In my last column I sketched brief histories of two #trending slang words that existed long before their recent surges into popular culture. “Twerk” and “shade” developed organically out of two local and marginalized communities (hiphop dancers in New Orleans, drag queens in New York), only to be adopted (and bastardized) by mainstream culture years later. This appropriation arguably serves as the “death,” in part or in full, of the words in question; not only do they cease to define a specific cultural moment or practice, but they begin to mean such different things to different communities that the use for the word is lost in the shuffle.
This week I look at two examples of a very different kind of etymological rise. “Bae” and “basic” do not have the cultural pedigree of shade and twerk; there is no use of talking about purity or original usage. This is because both words were developed so recently that their definitions and usage have been digital negotiations from the start. Ironically, this makes more recent etymological histories more muddled and difficult than the older lineages of the last column. With these new words, the question is not whether their new meaning correlates to the original usage, but whether there was ever a correct original usage whatsoever.
Compared to the long, rich histories of “twerk” and “shade,” “bae” is an infant. Although the term appears in rap songs since 2005, it first gained traction in popular/internet culture in 2012.
There’s already an excellent history of the term as a meme, which highlights just how new this word is. Imgur and Tumblr photos with “bae caught me slippin” spread like wildfire in 2013, and this year the unsubtle “you got a bae? or nah?” keeps showing up on t-shirts and in horrific songs. Speaking of songs, Miley’s back again, in the video for Pharrell’s “Come Get it Bae,” a dark horse for song of the summer 2014. This is probably what prompted non-internet-hip folks (not sure, I don’t know any) to wonder about the word, inspiring a charmingly unhip explanation on TIME.com and a weirdly pathetic one on Esquire. Expect a Today Show segment soon.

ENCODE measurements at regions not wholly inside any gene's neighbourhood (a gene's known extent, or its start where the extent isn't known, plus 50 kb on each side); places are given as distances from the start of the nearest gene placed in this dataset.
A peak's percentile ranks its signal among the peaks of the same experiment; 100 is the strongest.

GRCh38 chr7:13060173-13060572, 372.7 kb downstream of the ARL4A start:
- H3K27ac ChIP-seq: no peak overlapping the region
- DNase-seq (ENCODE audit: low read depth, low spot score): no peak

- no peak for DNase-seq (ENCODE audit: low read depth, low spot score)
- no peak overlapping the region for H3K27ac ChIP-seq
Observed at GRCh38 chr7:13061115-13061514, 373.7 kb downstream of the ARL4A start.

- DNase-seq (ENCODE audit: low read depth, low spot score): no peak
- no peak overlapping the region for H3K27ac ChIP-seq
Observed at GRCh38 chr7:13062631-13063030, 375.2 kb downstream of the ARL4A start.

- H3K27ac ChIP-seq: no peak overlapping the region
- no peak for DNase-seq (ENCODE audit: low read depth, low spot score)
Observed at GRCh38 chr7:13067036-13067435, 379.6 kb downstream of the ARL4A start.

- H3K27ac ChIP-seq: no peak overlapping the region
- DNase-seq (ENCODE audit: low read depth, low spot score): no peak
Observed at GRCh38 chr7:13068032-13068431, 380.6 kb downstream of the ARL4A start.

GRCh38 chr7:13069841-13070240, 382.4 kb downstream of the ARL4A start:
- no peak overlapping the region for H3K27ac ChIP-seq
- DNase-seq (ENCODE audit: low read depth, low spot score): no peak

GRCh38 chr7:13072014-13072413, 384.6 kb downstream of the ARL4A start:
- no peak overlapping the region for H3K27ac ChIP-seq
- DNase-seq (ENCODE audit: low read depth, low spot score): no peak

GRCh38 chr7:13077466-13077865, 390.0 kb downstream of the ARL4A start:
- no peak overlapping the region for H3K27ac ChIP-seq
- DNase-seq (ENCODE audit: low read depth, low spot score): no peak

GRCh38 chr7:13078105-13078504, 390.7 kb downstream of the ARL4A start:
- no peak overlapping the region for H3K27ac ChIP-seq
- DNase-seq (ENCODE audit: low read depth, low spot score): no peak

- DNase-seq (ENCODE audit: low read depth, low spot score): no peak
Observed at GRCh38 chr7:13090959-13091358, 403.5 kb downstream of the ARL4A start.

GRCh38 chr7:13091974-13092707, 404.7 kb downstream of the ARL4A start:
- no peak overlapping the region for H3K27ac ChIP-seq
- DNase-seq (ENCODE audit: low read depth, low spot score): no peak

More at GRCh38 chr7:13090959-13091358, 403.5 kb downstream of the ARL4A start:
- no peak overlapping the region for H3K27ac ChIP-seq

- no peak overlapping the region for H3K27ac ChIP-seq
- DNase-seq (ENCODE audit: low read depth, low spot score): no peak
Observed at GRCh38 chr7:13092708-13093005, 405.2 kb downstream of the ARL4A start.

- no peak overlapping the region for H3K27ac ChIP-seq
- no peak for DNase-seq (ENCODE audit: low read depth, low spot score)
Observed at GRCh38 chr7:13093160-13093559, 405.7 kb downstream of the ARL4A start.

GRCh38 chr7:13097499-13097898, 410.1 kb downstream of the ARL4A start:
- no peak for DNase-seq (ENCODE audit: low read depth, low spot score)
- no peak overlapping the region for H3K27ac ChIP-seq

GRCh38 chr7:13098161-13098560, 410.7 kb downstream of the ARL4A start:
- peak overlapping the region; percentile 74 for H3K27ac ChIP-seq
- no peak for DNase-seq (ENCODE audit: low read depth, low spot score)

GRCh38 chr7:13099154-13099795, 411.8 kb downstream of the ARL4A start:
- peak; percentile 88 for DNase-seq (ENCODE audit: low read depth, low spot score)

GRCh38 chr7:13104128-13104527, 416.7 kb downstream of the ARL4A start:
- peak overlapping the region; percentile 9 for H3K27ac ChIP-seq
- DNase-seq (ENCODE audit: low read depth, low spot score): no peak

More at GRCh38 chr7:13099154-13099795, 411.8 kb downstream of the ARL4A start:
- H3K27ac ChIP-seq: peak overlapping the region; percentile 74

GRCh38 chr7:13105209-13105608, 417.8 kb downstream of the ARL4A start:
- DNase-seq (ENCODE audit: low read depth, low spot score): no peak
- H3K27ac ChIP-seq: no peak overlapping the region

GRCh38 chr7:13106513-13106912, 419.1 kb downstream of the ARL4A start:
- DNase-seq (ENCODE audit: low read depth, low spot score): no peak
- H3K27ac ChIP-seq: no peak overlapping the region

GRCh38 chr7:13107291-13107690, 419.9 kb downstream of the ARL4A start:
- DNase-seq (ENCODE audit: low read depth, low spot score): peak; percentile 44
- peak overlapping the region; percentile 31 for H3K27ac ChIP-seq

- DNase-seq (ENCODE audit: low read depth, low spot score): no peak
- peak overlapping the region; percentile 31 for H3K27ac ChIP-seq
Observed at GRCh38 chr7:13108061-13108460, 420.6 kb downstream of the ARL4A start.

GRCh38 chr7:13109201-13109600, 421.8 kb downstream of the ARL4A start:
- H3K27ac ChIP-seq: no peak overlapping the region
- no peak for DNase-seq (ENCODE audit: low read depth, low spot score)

The most interesting thing about “bae,” though, is that there has never been a consensus on exactly what it means or where it comes from. It refers to a lover/partner, sure, but is it an abbreviation of “babe” or “baby”? Does it stand for Before Anyone Else? Surely these debates contributes to squares’ confusion over the term. They also foreground the particularly digital nature of bae’s origin and rise. Like so many words, “bae” seems to have come from hip hop/black communities; however, its meteoric rise came from young people using social media. These two communities overlap, of course, but the tumblr effect made “bae” a teen trend before it gained any nuance in rap culture. The word was stillborn; there’s no effective difference between bae and babe, bae and boo. Moreover, the spike in popularity makes bae truly postmodern slang; it became viral because it was viral, without offering any new linguistic “content.” In other words, “bae” is an empty slang vessel, the TIME.com of words. We might also call it a zombie; its meaning was dead from the beginning, but it lives on, mindlessly.